Firestorm Gets $12.5M from Lockheed and Others to Automate Drone Production with 3D Printing


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Firestorm Labs is advancing an initiative that has been a topic of discussion on our site for a while: automating drone swarm production. Drones are increasingly altering the landscape of warfare worldwide, capable of delivering ordnance or capturing images from continents away or just beyond the next rise. One of the quickest methods to produce drones is through 3D printing, which allows for local manufacturing, weight reduction, component integration, and shape optimization. To automate drone production, Firestorm has secured $12.5 million in funding from a range of investors, including Lockheed Martin, Silent Ventures, 645 Ventures, BVVC, Decisive Point, Overmatch, Marquee Ventures, IronGate, Cubit Capital, Backswing Ventures, The Veteran Fund, Feld Ventures, Beyond Capital, and RedCat. This diverse group of venture funds underscores the significant interest in advancing drone technology.

“Firestorm is excited to announce this latest round of funding that will propel the company forward to shape the rapidly evolving needs of a UAS-dominated battlefield and a defense industrial base ripe for revolutionary manufacturing models. Our investors understand the pressing need for delivering technologies quickly and with the interoperability that today’s warfighters demand, and we are thrilled to welcome Lockheed Martin Ventures partnership in this mission,” said Firestorm CEO Dan Magy. 

“We are a new approach to an emerging global challenge. There is a clear need within the defense technology sector to build faster and less costly systems, and simply throwing money at the issue won’t change the outcome. We found that coalescing a deep operational understanding of warfighter needs, combined with aerospace pragmatism, and a new rapid manufacturing model, allows us to stand out in a very crowded market. The goal is to create a completely new category that shakes up legacy timelines and cost,” said Chief Strategy Officer Chad McCoy.

Firestorm is aiming to create an xCell production line housed within a shipping container, enabling the manufacturing of airframes close to where they are needed. The company has also revealed that it has secured Department of Defense contracts for its Unmanned Aerial Systems (UAS) and the xCell, suggesting that manuals for these systems may be currently in development, potentially in Ukrainian. Firestorm has designed a drone named the Tempest, noted for its reassuring simplicity and slender form. The company aims to print much of the system within a mere nine hours, which is remarkably quick.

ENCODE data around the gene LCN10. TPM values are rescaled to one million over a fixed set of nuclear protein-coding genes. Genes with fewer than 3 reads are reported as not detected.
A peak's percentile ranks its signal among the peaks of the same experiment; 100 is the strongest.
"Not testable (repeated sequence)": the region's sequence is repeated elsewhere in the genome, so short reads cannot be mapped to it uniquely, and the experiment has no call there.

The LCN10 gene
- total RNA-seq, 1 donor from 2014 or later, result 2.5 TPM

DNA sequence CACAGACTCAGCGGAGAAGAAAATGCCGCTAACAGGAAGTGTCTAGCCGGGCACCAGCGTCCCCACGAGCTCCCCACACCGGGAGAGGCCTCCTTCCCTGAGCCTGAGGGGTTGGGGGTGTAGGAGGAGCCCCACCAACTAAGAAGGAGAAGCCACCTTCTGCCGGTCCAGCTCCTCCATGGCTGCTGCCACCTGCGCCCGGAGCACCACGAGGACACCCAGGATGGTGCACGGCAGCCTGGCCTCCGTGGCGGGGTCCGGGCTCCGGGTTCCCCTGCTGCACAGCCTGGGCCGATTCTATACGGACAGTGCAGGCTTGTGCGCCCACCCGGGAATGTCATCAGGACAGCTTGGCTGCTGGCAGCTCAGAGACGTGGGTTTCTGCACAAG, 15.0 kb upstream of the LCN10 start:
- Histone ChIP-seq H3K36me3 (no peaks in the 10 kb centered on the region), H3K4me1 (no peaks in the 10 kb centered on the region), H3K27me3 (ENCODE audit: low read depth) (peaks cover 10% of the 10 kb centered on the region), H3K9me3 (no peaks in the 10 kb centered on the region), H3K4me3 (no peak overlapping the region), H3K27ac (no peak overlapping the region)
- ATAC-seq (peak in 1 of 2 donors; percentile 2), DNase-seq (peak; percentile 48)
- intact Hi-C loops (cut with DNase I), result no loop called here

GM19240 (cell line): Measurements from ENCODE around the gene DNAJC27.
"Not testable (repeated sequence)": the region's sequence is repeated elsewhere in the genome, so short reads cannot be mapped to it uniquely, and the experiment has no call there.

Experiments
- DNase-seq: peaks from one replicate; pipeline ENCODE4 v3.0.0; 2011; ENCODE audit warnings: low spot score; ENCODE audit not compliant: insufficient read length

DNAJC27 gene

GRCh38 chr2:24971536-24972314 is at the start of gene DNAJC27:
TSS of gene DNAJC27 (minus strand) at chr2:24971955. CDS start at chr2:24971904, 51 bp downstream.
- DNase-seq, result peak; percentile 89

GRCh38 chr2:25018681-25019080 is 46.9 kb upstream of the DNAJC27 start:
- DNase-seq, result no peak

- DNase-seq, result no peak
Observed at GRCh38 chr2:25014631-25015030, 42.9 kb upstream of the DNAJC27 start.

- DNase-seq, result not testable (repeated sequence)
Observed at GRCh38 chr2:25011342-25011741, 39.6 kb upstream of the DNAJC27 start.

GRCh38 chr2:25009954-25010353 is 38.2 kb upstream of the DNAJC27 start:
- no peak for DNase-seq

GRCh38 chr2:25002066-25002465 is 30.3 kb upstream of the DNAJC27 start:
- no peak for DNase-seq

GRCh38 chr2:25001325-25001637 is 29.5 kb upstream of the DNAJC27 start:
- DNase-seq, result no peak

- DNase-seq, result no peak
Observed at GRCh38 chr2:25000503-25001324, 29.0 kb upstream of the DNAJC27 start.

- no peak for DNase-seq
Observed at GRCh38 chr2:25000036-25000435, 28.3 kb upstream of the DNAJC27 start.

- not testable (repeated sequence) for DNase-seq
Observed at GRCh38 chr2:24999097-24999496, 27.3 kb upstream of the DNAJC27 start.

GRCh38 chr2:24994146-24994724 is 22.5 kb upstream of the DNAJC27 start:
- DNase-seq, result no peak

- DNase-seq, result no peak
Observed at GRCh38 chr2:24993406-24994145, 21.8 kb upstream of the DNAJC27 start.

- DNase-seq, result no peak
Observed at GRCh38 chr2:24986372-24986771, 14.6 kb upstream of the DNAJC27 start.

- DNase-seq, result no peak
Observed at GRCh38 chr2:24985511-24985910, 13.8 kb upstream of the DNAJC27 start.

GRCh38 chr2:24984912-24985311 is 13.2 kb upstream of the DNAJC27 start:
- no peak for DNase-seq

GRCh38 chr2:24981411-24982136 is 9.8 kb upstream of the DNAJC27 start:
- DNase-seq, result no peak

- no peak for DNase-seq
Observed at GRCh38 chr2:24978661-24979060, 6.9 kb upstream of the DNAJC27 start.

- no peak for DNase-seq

The design will be modular to accommodate new payloads and various configurations, enhancing versatility. The company also plans to implement snap-fit components, which will facilitate quicker assembly and modifications. Additionally, Firestorm intends to introduce swappable engines to the design, which could significantly expedite maintenance processes and increase operational time for the craft.

The intended payloads are relatively light, weighing around 4.5 kilograms, comparable to the weight of an M252 mortar shell. The aircraft will feature a wingspan of 210 centimeters and a length of 182 centimeters. Although this is just the initial model, the team aims to produce many more, all utilizing the OCTRA printed circuit board assembly (PCBA). Employing a standardized PCBA like OCTRA is strategic, as it is expected to streamline production and reduce supply chain complexity. OCTRA is designed to serve not only as the flight computer but also as a platform for third-party integrations, further enhancing the craft’s adaptability and functionality.

The team aims to produce the drones locally using their xCell unit, which appears to offer significant benefits that could indeed please entities like HP. The xCell is designed to operate off-grid, enabling rapid and widespread production of Firestorm drones. The company’s goal is to maintain affordability while achieving large-scale production, which could position this technology as pivotal in warfare.

The adaptability of this production model is a crucial advantage. If the drones can be updated, improved, and adapted swiftly, they can significantly outperform an adversary using static technology throughout a conflict. For example, adjusting the drones’ wingspans for higher altitude usage, enhancing maneuverability for tighter turns, or increasing payload capacity are modifications that could be rapidly implemented based on evolving needs.

Furthermore, in scenarios where drones are frequently lost to enemy action, the ability to produce them quickly and locally offers substantial strategic benefits. This adaptability and rapid production capability could indeed be decisive in conflict situations, providing continuous and tailored support to meet the specific demands of the battlefield.

3D printing is going to war. In Ukraine, it seems like a plethora of drone projects are under way. UAS production is a lifeline for the country and may yet secure it a victory.

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